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Quarter noble of Edward III

One of the most important requirements for a detectorist is a tool of some kind for digging. In soft soil this might be a trowel, for harder ground and deeper finds a spade. Very occasionally a good find may be spotted on the surface but in my experience this is rare.

Andrew Coates must have been amazed when he spotted the coin featured here, for it lay upon the surface of the soil in his garden! The coin is hammered gold, in the shape of a quarter noble of Edward III. Being an example of the treaty period (1361-69) it’s the type I see most often as a detecting find but this is the first I have heard of that turned up in someone’s garden.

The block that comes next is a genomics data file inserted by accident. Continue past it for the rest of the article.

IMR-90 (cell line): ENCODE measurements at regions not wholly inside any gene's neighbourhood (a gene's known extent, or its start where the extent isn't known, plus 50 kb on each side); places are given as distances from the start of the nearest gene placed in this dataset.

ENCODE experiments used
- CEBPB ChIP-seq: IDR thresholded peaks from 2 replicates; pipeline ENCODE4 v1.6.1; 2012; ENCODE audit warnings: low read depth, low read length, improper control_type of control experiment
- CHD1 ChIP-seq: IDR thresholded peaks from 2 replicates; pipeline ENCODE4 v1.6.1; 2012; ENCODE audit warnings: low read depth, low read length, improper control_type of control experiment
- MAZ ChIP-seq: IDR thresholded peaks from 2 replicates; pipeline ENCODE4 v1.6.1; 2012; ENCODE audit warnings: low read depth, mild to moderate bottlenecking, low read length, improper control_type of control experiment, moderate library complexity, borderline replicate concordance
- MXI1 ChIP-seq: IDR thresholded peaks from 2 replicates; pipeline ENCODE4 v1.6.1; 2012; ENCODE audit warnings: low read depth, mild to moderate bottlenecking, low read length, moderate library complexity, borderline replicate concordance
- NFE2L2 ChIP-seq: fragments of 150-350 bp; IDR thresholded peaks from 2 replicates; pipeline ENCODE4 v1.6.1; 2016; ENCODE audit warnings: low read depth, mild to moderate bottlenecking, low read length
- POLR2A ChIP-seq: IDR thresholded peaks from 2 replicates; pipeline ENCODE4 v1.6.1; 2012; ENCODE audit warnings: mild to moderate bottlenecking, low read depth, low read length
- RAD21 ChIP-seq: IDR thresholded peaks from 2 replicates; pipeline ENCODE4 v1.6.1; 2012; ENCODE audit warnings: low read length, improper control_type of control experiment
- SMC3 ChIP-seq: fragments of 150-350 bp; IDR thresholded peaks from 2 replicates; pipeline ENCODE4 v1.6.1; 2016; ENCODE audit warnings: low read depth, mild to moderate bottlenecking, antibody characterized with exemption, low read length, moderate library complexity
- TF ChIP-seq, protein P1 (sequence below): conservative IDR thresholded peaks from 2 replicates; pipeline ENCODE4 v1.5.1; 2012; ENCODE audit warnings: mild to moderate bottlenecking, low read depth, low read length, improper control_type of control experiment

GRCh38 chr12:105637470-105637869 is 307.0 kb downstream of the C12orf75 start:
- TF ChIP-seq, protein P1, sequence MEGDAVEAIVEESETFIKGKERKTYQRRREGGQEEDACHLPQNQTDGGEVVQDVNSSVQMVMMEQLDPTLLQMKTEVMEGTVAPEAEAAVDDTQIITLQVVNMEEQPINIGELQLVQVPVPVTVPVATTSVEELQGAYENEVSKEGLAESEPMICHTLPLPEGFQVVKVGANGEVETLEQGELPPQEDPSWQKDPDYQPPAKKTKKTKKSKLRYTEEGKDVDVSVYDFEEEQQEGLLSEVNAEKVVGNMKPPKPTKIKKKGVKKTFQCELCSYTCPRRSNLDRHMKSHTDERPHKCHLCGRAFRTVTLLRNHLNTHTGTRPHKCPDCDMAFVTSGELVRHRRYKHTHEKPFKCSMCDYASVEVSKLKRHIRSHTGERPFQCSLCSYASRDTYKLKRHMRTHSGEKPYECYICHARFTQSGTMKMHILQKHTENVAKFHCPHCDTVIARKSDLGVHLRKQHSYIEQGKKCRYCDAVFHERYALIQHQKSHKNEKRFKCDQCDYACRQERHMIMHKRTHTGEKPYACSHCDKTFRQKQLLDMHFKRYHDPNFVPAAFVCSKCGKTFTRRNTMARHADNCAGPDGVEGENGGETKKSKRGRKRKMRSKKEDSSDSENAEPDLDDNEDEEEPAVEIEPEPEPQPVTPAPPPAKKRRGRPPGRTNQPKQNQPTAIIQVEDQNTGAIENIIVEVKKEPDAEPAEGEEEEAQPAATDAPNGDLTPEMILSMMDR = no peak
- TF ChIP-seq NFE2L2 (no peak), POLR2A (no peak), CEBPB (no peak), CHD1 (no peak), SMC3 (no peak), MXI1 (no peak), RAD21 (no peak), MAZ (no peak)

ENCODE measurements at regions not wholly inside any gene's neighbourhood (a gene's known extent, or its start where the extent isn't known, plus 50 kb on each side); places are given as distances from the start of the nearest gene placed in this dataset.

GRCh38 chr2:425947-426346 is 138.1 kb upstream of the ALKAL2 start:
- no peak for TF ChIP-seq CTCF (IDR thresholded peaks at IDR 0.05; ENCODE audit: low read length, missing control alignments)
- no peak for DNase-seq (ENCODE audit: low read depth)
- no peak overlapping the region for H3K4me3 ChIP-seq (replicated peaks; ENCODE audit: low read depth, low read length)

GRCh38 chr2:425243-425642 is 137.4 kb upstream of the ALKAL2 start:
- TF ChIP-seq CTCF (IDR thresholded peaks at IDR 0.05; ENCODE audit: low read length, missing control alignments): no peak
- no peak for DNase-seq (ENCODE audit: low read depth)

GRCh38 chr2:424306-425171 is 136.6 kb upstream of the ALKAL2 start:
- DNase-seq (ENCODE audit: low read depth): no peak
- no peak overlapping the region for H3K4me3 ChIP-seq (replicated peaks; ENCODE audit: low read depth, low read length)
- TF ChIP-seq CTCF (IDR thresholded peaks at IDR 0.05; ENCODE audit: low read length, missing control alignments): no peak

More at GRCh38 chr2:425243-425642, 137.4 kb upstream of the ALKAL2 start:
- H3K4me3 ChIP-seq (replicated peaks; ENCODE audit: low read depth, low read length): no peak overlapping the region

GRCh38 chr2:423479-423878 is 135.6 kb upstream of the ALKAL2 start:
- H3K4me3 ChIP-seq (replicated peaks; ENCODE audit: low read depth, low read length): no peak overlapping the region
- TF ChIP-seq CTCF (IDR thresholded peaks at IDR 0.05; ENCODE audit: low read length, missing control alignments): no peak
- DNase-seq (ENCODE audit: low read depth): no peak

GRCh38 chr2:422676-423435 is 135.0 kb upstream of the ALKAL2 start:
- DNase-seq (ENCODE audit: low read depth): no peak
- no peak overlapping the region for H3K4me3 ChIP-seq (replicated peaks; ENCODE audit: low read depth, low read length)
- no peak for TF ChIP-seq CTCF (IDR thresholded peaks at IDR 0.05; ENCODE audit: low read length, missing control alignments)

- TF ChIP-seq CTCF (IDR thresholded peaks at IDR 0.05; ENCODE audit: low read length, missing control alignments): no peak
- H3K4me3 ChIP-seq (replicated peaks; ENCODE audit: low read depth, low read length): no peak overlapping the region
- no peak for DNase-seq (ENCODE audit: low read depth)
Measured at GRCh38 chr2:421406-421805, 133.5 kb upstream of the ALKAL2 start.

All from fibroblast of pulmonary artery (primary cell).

The obverse is weak in places but would grade nearly Fine; the reverse is a bit off centre but is otherwise in Fine condition. In its present state of preservation it would be worth around £300.

I’m left wondering how many more gold and silver hammered coins might still be in Andrew’s garden?

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